Crosswords around the world

Crosswords in Indian newspapers follow the British tradition of being mostly word plays. This blog explaining the solution to a crossword that appeared in the South Indian newspaper, the Hindu, gives you an idea of how those crosswords work:
Tots rally around an improbable tale (4,5) - TALL STORY
Anagram of 'Tots rally'. 'rally around' is the anagram indicator

The crosswords that appear in American newspapers involve just straight clues -- these are both easier and harder than the UK/Indian word play crosswords. The easier ones are the ones that are plain definitions. The harder clues (for me at least) often require knowledge of pop culture. For example:
Typically green tube (Ans: garden hose)
"Mr. _____," 1983 comedy (Ans: Mom)
Also depending on the newspaper in question, the straight clues are either quite straightforward (e.g. the ones that appear in the Norman Transcript) or quite snooty. How snooty? Look at this blog explaining the results to a New York Times crossword. You are supposed to know that "Sapsago" is a cheese with a greenish tint. And to explain the statement in the blog about it being a "Saturday" crossword, crosswords on different days of the week have increasing levels of difficulty. Mondays are the easiest and Saturdays are the hardest, with Sunday somewhere around Thursday's level.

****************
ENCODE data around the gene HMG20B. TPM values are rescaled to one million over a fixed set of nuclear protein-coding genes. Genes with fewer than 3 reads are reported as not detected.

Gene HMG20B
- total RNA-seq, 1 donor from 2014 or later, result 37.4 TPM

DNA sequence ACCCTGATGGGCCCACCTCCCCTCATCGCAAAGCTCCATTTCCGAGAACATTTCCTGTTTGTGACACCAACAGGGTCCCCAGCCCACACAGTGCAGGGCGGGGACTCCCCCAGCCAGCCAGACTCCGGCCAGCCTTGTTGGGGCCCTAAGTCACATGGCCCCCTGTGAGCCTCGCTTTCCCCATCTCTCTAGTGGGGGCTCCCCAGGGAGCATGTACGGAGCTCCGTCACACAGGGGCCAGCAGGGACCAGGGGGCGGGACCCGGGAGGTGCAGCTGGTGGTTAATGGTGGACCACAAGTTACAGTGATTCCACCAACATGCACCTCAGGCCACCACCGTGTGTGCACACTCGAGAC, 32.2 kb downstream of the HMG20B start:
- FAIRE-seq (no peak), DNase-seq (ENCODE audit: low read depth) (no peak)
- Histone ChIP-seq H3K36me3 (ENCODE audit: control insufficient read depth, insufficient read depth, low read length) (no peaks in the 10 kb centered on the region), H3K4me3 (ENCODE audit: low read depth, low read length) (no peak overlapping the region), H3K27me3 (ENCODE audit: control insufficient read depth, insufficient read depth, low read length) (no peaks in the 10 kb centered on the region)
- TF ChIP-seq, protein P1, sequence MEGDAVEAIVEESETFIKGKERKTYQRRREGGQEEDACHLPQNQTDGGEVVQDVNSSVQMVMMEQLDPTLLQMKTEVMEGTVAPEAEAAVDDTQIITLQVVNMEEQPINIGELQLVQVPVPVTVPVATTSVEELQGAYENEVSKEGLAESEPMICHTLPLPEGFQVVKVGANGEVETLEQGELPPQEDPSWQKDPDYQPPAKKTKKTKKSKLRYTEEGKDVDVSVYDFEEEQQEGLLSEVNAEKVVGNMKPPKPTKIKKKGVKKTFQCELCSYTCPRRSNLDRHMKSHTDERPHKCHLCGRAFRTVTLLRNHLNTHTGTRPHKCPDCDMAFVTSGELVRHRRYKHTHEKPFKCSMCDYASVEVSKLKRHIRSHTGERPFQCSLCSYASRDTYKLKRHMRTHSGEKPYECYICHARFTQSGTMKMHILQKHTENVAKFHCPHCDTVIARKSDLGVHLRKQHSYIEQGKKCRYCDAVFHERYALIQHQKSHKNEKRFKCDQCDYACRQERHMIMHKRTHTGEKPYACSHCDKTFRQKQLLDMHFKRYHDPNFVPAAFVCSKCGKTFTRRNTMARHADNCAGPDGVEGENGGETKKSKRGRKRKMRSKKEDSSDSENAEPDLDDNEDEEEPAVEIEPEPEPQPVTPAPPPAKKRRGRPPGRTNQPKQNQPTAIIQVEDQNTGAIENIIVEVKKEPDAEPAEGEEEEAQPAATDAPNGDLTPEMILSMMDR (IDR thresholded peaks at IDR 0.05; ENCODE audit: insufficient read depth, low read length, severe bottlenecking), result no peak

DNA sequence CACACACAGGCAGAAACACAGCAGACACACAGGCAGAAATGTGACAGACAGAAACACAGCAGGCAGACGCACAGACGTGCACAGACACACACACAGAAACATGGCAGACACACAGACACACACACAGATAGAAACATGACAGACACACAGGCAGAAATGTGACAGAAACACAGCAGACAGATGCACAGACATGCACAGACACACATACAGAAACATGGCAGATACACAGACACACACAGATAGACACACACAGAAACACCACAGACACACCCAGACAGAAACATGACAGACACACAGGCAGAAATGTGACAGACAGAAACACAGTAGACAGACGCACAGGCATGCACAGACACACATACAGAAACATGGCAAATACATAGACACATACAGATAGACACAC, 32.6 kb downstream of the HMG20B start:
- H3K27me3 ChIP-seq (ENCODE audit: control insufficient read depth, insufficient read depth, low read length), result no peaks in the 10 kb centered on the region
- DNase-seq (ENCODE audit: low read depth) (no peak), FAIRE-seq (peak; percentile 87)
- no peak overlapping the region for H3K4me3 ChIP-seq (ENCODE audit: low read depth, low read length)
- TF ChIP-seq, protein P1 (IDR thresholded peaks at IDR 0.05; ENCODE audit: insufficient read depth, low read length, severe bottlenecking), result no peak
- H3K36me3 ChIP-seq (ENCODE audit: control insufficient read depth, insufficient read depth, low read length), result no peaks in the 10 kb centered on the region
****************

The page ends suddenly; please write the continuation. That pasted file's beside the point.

1. This might interest you

  2. Interesting way to build publicity for their new and better search. The search is actually quite good and from what I could tell, the search terms were not rigged.

    For example, searching for "harbor, oahu" would have yield better results than "oahu" for the clue "_ Harbor, Oahu".

    Funny how close their new search page is to the Google look and feel: